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                        • #13
                          Originally posted by g1 View Post
                          Those blue bits to the screens look like wirewound power resistors to me. Double check resistance with your meter and closely inspect for any markings.
                          As described, they form a voltage divider to drop the B+ and supply the screens. (2 resistors in series from B+ to ground, with screens connected to the junction)
                          But because of the size of them, I think they are also running a bit of current through them which loads down the supply somewhat. So with them removed, you may end up with more B+ than normal. Be wary of the voltage on the supply filter caps.
                          I think I ran into just that type of problem when I got the amp up and running tonight. I added some more resistance to the screen power supply node, and that seemed to quite things down a bit. I couldn't measure any resistance despite my best efforts. The transformer on this one is Thick, and it doesn't seem to heat up at all, so I might just add a couple more resistors at the same points, or perhaps screen grid resistors. The DC voltage at the screens after I added a big resistance at the screen supply was 332vdc. Not too much I believe, but I don't have any experience with 6L6s, just the litter tubes so far.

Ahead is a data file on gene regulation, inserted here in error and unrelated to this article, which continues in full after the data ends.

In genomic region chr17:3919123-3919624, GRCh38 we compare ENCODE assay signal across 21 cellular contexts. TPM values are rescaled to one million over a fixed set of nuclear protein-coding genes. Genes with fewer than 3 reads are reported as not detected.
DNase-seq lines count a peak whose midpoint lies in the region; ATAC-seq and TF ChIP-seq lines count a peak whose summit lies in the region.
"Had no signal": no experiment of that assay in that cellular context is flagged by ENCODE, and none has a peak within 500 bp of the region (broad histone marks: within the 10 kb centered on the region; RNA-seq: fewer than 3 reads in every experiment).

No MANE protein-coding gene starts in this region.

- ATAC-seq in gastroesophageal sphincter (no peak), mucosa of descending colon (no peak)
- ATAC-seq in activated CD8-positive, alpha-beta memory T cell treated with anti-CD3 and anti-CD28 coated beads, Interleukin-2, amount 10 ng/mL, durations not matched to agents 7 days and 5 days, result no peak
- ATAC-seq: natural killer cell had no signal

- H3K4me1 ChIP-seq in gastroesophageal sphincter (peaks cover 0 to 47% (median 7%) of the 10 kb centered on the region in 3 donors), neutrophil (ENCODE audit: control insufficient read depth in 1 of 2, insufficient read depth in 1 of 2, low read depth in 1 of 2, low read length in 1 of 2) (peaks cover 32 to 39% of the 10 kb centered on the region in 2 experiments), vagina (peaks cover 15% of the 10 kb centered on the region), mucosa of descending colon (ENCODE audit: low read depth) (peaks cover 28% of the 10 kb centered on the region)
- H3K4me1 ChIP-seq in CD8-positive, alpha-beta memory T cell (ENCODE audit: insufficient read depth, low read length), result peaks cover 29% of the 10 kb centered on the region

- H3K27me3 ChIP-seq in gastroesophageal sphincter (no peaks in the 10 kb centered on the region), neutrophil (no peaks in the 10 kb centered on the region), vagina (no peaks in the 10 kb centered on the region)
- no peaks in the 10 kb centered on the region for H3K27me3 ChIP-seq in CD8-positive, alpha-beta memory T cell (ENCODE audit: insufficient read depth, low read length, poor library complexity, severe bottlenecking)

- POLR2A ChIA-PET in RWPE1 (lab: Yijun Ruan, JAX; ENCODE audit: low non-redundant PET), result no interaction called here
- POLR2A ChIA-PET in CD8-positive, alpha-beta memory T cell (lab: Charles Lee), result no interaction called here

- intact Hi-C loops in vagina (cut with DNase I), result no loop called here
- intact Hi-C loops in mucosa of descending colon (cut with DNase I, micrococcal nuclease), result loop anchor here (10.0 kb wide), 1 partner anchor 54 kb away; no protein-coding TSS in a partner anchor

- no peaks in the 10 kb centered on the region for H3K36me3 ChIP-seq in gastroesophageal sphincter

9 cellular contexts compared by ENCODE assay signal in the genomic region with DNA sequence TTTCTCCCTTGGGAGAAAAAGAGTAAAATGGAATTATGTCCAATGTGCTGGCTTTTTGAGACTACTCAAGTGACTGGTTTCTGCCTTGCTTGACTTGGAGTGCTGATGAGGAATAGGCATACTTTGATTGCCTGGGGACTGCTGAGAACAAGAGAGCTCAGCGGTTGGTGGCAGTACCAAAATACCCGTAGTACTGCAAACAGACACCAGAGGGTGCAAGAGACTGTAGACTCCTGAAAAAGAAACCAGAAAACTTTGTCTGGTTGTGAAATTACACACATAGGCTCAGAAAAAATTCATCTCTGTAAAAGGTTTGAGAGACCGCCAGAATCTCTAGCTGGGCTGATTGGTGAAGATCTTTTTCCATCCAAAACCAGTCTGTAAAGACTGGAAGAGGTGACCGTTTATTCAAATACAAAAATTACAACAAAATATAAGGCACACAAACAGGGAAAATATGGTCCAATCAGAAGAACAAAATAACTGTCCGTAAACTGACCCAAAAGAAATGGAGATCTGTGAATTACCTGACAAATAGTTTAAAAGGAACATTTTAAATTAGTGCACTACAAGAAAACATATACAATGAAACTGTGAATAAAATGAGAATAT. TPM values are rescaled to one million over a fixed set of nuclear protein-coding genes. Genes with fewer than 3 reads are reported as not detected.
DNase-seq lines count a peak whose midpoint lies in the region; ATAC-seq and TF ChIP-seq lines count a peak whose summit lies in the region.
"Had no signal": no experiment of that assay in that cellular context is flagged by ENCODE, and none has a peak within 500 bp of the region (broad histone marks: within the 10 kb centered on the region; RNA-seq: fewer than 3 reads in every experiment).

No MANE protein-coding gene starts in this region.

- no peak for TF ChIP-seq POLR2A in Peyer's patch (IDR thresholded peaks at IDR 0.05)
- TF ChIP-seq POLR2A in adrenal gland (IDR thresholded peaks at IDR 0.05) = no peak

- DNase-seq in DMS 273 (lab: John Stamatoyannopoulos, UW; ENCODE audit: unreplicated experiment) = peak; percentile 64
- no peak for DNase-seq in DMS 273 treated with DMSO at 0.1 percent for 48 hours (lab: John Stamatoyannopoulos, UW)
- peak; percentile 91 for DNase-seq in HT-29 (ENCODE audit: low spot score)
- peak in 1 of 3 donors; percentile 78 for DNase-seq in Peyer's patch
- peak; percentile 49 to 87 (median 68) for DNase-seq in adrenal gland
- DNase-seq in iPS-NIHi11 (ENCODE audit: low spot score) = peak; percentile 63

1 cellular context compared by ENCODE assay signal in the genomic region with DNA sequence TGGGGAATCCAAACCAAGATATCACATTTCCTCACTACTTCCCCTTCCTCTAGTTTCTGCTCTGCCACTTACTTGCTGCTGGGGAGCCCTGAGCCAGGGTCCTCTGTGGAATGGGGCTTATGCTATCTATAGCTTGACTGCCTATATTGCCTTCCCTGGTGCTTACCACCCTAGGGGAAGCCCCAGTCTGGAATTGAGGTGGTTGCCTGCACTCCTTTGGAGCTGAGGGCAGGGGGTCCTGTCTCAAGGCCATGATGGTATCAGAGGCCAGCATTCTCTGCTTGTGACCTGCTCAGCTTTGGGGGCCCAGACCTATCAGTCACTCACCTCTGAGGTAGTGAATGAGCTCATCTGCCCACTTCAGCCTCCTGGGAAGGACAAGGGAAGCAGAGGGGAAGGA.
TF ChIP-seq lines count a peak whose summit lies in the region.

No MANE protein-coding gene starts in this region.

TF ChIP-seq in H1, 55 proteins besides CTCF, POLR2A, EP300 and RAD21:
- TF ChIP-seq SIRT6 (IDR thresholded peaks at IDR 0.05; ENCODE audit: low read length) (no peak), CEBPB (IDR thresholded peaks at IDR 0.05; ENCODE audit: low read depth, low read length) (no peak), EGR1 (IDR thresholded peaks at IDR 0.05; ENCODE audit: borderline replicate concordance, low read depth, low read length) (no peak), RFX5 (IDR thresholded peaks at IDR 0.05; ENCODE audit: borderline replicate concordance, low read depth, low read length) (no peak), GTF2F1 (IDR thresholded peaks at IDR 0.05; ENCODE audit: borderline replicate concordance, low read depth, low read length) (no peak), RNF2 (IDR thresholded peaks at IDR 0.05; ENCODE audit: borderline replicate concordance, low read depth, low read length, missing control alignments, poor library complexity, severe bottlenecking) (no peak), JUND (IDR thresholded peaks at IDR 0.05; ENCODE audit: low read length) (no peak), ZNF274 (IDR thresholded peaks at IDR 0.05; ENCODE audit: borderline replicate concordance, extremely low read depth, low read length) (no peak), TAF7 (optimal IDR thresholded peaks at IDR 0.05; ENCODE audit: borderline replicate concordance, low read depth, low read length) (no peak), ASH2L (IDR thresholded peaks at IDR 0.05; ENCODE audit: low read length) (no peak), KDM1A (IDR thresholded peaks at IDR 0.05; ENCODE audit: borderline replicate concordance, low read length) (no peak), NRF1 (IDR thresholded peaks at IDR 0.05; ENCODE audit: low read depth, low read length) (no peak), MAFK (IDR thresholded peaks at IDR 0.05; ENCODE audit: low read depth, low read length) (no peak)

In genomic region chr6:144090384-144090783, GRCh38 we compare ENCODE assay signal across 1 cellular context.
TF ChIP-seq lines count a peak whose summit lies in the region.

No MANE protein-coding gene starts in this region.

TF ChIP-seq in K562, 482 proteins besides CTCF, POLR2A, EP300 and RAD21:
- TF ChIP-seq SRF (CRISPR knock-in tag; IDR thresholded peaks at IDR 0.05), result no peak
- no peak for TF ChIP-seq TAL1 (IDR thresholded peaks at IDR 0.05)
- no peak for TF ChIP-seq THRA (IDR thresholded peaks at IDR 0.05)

Thanks for the great input !
                          " Things change, not always for the better. " - Leo_Gnardo

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                          • #14
                            You should get rid of teh old metal 6L6, it really isn't a great tube for audio, and it has lower voltage ratings than the glass ones. meanwhile common current production 6L6GC or similar regularly run at 500v in amps.
                            Education is what you're left with after you have forgotten what you have learned.

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                            • #15
                              Originally posted by Enzo View Post
                              You should get rid of teh old metal 6L6, it really isn't a great tube for audio, and it has lower voltage ratings than the glass ones. meanwhile common current production 6L6GC or similar regularly run at 500v in amps.
                              I think that is the problem here, and you are correct.

                              I have quite a few 6V6 metal can tubes, and they work splendidly in a couple of my Valco amps, but I believe this amp is stretching the limitations of the Metal 6L6 with the significantly higher plate and screen voltages.

                              Just ordered another Glass JJ 6L6, and when that comes the metal 6L6s will be put out to pasture. I don't like dealing with marginal parts anymore, I can build in a compensation for the tubes, but after a while, it raises the question why ? and I think the answer lies in my nostalgia about certain old tubes, along with those same tubes sounding better in "some" of my amps, but then the reality sets in that some of those older tubes have limitations that newer tubes have shed, particularly running higher plate and screen voltages.
                              " Things change, not always for the better. " - Leo_Gnardo